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Iraq's Sunnis Register to Vote in Droves
Minority Mobilizes To Win Rejection Of Draft Charter

By Ellen Knickmeyer and Bassam Sebti
Washington Post Foreign Service
Thursday, September 8, 2005

BAGHDAD, Sept. 7 -- Voter registration soared in some Sunni Arab parts of Iraq as Sunnis mobilized to try to vote down a draft constitution they believe will divide the country, according to figures released Wednesday at the close of registration for the Oct. 15 referendum.

The results of the Sunni registration campaign came on a day of violence in the predominantly Shiite south. Local officials in Basra, the largest city in the region, said a car bombing killed 16 people, including at least two children, news agencies reported.

A roadside bombing in Basra earlier in the day killed four American security contractors who were in the lead vehicle of a convoy of U.S. diplomatic officials. No one else was injured, an official said. While political tensions have been high in Basra, bombings have been rare.

The surge in voter registration in the heavily Sunni west signaled the minority's belated entry into the country's political process. Most Sunnis stood on the sidelines of the Jan. 30 national elections that seated the interim government, which was charged with drafting the constitution. As a result, Sunnis were left with diminished political leverage in negotiations over the document.

This time, "we registered to defeat the constitution," said Khalid Jubouri, a guard at a government ministry in Fallujah, a city in the volatile western province of Anbar. "This is considered fighting by word and thought. We are optimistic about the battle, and we will win it eventually."

Registration in Anbar swelled from a tiny percentage of eligible adults in January to nearly 85 percent, said Muhammed Ibrahim, the director of voter registration centers in the province.

Ibrahim said about 600,000 of the province's 715,000 eligible adults registered, despite pledges from al Qaeda in Iraq, an insurgent group led by Abu Musab Zarqawi, a Jordanian, that anyone who took part in the voting would become a target for killing.

"It is a big number we didn't expect given the security situation in the province," Ibrahim said. "It is a great number."

Last month, suspected insurgents killed three Sunni activists who were working on voter registration in the northern city of Mosul. Their corpses were draped in a get-out-the-vote banner.

In the predominantly Sunni province of Salahuddin, 722,025 of 1.1 million eligible adults registered to vote, said Isam Hussein Samarraie, the provincial voter registration director. In the January elections, 532,069 people cast ballots there.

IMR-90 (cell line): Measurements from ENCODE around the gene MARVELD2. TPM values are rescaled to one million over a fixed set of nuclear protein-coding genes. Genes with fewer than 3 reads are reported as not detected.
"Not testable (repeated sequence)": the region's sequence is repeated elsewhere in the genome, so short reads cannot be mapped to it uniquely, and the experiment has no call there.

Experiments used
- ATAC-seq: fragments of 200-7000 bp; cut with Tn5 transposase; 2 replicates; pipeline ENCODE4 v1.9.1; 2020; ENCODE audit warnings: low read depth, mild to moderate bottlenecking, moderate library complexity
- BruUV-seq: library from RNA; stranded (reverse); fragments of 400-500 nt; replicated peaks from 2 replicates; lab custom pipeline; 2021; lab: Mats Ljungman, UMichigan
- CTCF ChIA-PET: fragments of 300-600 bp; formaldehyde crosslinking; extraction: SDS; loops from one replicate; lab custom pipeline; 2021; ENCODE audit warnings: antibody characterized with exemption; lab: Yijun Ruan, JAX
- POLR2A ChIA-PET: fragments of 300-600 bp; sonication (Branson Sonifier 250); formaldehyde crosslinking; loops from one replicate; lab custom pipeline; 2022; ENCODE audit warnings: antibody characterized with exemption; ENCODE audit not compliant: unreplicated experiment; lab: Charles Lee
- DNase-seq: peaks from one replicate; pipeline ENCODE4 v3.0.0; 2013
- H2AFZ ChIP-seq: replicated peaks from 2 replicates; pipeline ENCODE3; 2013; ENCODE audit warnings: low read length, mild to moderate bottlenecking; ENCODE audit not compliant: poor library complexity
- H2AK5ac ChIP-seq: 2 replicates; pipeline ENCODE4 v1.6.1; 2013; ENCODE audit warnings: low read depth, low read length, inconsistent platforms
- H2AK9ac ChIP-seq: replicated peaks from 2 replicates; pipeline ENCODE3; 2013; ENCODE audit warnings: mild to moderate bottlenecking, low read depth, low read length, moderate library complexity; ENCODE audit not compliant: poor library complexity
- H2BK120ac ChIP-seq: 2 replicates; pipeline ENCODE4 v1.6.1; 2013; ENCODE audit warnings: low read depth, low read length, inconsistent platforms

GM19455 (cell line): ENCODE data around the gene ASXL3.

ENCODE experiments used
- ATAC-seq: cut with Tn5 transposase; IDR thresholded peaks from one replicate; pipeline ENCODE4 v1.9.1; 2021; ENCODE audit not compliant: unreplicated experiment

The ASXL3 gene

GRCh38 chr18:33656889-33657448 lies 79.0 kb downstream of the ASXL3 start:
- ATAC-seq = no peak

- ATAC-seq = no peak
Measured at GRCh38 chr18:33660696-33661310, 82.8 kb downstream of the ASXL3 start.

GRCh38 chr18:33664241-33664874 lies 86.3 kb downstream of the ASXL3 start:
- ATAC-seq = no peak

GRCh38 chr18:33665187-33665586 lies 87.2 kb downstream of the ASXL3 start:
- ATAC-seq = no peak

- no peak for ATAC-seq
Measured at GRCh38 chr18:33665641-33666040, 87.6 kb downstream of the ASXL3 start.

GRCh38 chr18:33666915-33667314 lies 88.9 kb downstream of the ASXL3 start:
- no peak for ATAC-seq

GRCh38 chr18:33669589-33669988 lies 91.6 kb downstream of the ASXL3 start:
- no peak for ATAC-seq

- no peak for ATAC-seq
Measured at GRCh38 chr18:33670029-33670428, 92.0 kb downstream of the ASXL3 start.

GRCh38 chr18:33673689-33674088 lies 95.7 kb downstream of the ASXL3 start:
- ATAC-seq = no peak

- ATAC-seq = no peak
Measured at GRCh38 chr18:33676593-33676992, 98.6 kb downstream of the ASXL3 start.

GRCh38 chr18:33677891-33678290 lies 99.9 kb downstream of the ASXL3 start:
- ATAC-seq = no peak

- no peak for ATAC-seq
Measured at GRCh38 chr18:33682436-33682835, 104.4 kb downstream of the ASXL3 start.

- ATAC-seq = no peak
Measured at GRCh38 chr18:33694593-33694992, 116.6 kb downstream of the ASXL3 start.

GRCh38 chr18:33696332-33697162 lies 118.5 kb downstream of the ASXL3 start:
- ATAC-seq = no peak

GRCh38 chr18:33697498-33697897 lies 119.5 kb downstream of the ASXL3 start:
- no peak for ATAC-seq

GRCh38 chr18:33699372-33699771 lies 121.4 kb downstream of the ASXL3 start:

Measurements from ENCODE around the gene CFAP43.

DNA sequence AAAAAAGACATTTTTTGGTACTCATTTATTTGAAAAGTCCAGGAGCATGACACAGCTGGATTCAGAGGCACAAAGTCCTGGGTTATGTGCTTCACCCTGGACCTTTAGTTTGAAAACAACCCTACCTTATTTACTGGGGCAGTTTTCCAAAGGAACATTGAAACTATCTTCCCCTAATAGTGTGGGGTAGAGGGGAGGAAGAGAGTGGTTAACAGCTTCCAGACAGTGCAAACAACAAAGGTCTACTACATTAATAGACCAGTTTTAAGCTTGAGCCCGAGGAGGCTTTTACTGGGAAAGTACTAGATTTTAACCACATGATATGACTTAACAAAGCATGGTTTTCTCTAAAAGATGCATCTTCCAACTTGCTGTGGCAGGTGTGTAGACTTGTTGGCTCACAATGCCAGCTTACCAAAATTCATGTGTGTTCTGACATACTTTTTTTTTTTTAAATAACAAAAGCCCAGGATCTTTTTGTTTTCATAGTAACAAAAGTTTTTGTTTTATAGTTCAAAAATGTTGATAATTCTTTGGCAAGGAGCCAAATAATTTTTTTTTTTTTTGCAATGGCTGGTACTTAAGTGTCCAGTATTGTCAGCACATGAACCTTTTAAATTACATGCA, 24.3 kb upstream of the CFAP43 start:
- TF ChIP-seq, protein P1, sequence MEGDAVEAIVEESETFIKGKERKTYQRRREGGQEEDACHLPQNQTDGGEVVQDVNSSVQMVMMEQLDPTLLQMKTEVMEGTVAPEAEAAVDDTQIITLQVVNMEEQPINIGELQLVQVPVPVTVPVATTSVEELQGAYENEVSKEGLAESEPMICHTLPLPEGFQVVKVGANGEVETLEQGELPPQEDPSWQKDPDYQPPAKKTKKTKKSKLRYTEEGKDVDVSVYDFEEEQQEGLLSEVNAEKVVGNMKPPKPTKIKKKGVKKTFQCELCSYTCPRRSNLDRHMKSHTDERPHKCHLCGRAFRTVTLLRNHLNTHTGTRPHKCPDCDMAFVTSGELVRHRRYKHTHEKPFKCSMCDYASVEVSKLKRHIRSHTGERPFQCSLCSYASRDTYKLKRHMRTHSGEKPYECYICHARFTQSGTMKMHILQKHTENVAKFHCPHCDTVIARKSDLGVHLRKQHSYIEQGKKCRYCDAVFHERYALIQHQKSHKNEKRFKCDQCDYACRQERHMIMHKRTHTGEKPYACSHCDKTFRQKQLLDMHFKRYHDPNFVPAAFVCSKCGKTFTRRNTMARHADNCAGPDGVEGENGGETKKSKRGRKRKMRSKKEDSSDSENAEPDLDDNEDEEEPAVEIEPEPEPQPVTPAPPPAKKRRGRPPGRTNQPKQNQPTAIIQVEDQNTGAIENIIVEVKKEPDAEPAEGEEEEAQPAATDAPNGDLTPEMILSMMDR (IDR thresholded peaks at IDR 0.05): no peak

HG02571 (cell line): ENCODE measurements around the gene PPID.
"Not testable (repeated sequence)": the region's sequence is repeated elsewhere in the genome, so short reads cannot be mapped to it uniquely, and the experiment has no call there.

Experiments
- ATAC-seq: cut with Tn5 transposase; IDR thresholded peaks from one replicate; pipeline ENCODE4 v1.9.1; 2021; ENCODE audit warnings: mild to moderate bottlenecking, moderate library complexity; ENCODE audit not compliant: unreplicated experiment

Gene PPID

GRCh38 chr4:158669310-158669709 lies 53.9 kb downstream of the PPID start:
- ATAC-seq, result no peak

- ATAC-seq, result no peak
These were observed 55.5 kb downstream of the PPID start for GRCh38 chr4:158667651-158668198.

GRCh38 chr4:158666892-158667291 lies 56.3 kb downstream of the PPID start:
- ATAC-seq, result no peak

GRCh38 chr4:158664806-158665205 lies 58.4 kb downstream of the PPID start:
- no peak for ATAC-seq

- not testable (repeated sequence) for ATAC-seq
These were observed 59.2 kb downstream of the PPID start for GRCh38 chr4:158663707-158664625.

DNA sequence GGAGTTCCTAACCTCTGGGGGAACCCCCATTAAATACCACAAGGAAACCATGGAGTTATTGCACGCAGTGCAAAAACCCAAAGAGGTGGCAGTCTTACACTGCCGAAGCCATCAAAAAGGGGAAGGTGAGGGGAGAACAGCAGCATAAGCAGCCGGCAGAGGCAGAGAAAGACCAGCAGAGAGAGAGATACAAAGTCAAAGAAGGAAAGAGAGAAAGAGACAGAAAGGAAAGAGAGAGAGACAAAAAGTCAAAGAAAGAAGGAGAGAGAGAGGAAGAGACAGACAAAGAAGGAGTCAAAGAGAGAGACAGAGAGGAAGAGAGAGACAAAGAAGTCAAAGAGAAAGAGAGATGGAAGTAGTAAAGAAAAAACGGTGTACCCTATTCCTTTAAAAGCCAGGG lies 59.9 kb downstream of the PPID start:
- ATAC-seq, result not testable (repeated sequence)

In Diyala province, 417,000 of 750,000 eligible adults registered. In January, only 119,000 cast ballots, according to Amir Latif Alyahya, director of the provincial elections commission.

Iraqis who voted in the January elections are automatically eligible to vote in the referendum on the constitution without registering. It was unclear whether the registration figures would be challenged.

If voters approve the constitution on Oct. 15, the country will vote in national elections on Dec. 15 for Iraq's first full-term post-invasion government. If the charter is defeated, Iraqis will vote on Dec. 15 for another temporary government, which would try again to draft a constitution. Defeating the constitution requires a two-thirds rejection in at least three of Iraq's 18 provinces.

Many Sunnis oppose the draft constitution because it would allow the Kurdish north and the heavily Shiite south to form separate, oil-rich regions. The split could leave the center and west with little political power and few resources.

Some Sunni leaders are working to forge an unusual alliance with Moqtada Sadr, a prominent Shiite cleric whose militia twice battled U.S. forces last year.

Sadr called upon his followers this summer to register and then await word from him on whether to vote. The rejection of the charter by his followers, numbering in the hundreds of thousands, and by the Sunnis would sink the draft document, some Sunnis say.

"So there is no doubt that many people registered their names in answer to his call," said Abdul Hadi Darraji, a Sadr spokesman in Baghdad. "And now, we await his instructions."

While U.S. and Iraqi leaders have said Sunni acceptance of the political system was essential to ending the Sunni-based insurgency, some leaders say Iraq could enter its most dangerous period yet if the Sunni-led vote against the charter prevailed and political struggle ensued.

Adil Lami, general manager of Iraq's electoral commission in Baghdad, said that he had no national figures for voter registration but that "large enthusiasm" in the heavily Sunni west had led the way in the drive.

In other violence Wednesday, gunmen killed four people at an Iraqi police checkpoint near Baqubah, the capital of Diyala province, officials said.

One person was killed in the Kurdish town of Kalar during a riot over Iraq's chronic water and electricity shortages since the U.S.-led invasion, news agencies said.

Meanwhile, U.S. warplanes bombed a house in an al Qaeda stronghold near the Syrian border, the U.S. military said. Military officials said they believe the airstrike killed a key local al Qaeda figure who helped smuggle foreign fighters into the country.

Special correspondents Omar Fekeiki in Baghdad, Salih Saif Aldin in Tikrit and Hassan Shammari in Baqubah contributed to this report.

© 2005 The Washington Post Company